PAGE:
As I approached my first stint as a judge, I maintained a festive skepticism about the water tasting. I found it hard to believe that evaluating the taste of bottled waters could be a rational, sensible, systematic endeavor—surely, they’d be hard to tell apart from one another? Yet I was totally down to party with a globe-spanning group of hydrophiles in a celebration of drinking water. After all, who am I to judge? That I might be worthy to evaluate the waters at the tasting seemed a stretch. I need reading glasses to assay water’s clarity; years of coffee and spirits (and tobacco, until I finally quit) have desensitized my olfactory and gustatory receptors; and my wants in water are rather pedestrian: clear, cool, and crisp, preferably with bubbles. To me, noting the character of a water’s “terroir” would more likely come down to sensing whether it had been conveyed via a garden hose than whether it emerged, say, through beds of complex minerals in the foothills of the Italian Alps.
I kept my doubts to myself and surrendered to the judges’ training, overseen by the tasting’s water master, Arthur von Weisenberger, a California-based, Europe-trained bon vivant who’s been in the water-tasting business since the 1970s. We’d use a weighted ratings scale and attach numbers to six characteristics: appearance, odor, flavor, aftertaste, mouthfeel, and overall impression. The scores entered by the nine judges would then be tabulated, and the waters with the highest scores in each category—municipal water, bottled water, sparkling water, and purified water—would be the winners.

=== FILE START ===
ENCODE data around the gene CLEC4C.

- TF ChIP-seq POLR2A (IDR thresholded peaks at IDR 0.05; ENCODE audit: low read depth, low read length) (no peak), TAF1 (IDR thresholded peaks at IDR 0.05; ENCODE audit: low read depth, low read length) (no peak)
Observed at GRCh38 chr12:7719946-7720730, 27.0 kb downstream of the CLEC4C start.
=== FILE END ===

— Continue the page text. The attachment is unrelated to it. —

I proceeded to dutifully judge all the waters at that year’s tasting, and learned to my surprise that differences can be noted, and that some waters I actually did like better than others—and that buying the bottled waters that I ranked highest in the 2019 tasting would be an expensive undertaking, because they’re all from Tasmania. This detail convinced me that there really is something to this business of judging the taste of waters, since I’d blindly tasted scores and scores of waters from all over the world, and the ones I liked best turned out to be from the same tiny corner of the globe.